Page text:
The Homeschool Hub is your one-stop shop for current information on homeschooling data, regulations, and research across the United States. All fifty states — all in one place.

What It Is and Isn’t

In the United States, there is a lack of understanding about the number of students and families who homeschool and its impact on the country’s education system. Misconceptions are driven by a lack of access to the information needed for high-quality research.

The Johns Hopkins Institute for Education Policy’s Homeschool Hub, funded in part by EdChoice, bridges this gap and provides users with easy access to current homeschool information and downloadable data for all fifty states plus the District of Columbia. Our goal is to remove barriers to rigorous research, increase transparency, and expand awareness to encourage evidence-driven policy.

The Homeschool Hub is not an advocacy project. It is a reliable, evidence-based source for factual and unbiased information about homeschooling and related education models in the United States. Data come from federal and state sources and academic institutions. We link to primary sources for policy and data, and all information has been carefully reviewed by experienced academic researchers.

Find State Summaries

Why It’s Needed

Historically, federal homeschool participation estimates hovered around 2-3% of K-12 students. However, during the pandemic, homeschool participation exploded, with U.S. Census surveys reporting approximately 11% of families were homeschooling. The percentage of students homeschooled was likely higher, as families often have more than one child.

In comparison, today, only 1-2% of U.S. students use vouchers or public funds for private education, around 7% attend public charter schools, and approximately 9% attend private schools. Currently, homeschool student participation hovers between 5% and 6%.

However, despite the growth in participation, homeschooling receives relatively little attention compared to other education alternatives. The necessary data are spread across different state organizations and are difficult to find, slowing research.

Designed for academic researchers, policymakers, journalists, and other stakeholders, the Homeschool Hub makes finding homeschool information quick and easy. As homeschooling grows, the Homeschool Hub will serve as the leader in promoting rigorous homeschool research and responding to the need for more transparency from this growing sector.

State Summaries: What You’ll Learn

In addition to state participation data, the state summaries explain the history, legalization, and regulation of homeschooling. The states are defined by the four U.S. Census Bureau regions of the country. Additionally, there is information on the compulsory age, access to public school offerings, services, and other supports that vary by state. A cross-sector comparison places homeschool participation in context with other sectors like charter and private schools. Finally, there is information about other education options families have in the state outside of homeschooling, which may impact participation.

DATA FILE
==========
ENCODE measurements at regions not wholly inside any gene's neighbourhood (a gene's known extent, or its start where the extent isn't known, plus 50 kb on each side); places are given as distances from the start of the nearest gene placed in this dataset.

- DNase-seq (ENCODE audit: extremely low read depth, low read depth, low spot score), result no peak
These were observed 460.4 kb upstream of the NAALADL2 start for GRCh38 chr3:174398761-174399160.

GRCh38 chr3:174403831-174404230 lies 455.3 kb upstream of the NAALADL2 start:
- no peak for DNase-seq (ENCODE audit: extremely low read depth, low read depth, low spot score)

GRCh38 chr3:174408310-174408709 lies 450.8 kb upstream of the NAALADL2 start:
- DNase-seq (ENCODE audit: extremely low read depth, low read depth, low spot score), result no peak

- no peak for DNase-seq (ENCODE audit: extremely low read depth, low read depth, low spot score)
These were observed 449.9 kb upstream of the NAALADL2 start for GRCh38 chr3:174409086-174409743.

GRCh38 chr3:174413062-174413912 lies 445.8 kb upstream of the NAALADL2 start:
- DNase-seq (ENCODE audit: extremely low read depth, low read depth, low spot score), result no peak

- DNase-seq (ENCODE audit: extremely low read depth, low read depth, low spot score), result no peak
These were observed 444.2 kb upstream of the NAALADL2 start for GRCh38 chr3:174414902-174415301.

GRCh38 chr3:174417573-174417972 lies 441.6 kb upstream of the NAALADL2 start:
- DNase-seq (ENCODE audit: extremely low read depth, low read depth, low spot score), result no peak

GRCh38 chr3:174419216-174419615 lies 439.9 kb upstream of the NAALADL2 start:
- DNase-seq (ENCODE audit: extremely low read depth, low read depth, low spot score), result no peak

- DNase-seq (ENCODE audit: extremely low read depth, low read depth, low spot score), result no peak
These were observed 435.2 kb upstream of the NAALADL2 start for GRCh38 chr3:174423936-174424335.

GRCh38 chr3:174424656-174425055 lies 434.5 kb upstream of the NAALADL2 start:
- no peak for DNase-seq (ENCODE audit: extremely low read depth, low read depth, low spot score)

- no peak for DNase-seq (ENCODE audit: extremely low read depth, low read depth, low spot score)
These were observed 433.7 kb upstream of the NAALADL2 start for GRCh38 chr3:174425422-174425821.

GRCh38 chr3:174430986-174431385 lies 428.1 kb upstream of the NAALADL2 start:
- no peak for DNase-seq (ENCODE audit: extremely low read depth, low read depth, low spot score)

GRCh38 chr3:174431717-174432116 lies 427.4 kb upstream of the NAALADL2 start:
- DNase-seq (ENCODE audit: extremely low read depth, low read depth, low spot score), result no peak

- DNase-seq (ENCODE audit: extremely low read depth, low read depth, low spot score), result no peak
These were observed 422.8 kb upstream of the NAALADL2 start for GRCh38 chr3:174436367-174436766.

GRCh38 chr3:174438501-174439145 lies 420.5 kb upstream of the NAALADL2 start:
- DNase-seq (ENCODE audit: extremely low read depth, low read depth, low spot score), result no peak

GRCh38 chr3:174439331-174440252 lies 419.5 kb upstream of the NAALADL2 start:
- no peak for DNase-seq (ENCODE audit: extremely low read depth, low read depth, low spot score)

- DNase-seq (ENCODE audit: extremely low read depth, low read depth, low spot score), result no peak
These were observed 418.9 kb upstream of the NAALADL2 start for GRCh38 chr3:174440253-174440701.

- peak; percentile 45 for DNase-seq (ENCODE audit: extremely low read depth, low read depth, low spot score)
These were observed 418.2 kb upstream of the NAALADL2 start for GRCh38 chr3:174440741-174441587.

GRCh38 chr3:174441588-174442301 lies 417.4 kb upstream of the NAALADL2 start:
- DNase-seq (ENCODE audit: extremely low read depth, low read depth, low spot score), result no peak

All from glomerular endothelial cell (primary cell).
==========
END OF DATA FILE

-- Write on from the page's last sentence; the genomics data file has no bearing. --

Colored pencils.

11% Families

During the pandemic, homeschool participation exploded, with U.S. Census surveys reporting approximately 11% of families were homeschooling.

“As homeschooling continues to expand and evolve, we need a better understanding of this growing and diversifying education sector. We need policy based on facts, not historical stereotypes. My hope is that the Homeschool Hub will help fill these needs.”

Angela R. Watson, PhD Homeschool Hub Creator and Research Lab Director, Assistant Professor, Johns Hopkins School of Education
Angela Watson headshot.

What exactly is homeschooling?

As homeschooling has evolved over the years, its definition, practice, and how it is referenced by families and states have grown more complex. Further complicating efforts to define “homeschool,” states call the practice different names. Many states allow the same practice by multiple names: homeschool, nonpublic, and private. In some states, microschools are classified as private schools. In other states, they are homeschools. In general, homeschooling is defined as the parent-directed education of their children, and possibly the children of other families, in the home for the majority of the time. The Homeschool Hub uses the definitions that apply in each state.

Data and Limitations

The Homeschool Hub provides downloadable data to its users. You can easily download longitudinal state participation data for 39 states and disaggregated data with information on student age, grade, gender, and race.

In most cases, the data come directly from the states. In some cases, when states no longer report historical data, the Homeschool Hub provides data collected in earlier years. These data are counts, not estimates, but are only as accurate as state reporting. Not all people who homeschool report to the state, and it is unlikely that people who don’t homeschool would report that they were. Therefore, counts may be lower than actual participation.

Similarly, homeschool definitions vary by state, with some states providing multiple options. It is unclear if these homeschool counts accurately include everyone in microschools, umbrella private schools, and other education options where students are schooled from home but may not be legally classified and counted as homeschooling.

Download Homeschool Hub State Data


To cite data and information from the Homeschool Hub, please use:

Watson, Angela R. (2023). Homeschool Hub. The Johns Hopkins Institute for Education Policy Homeschool Hub.

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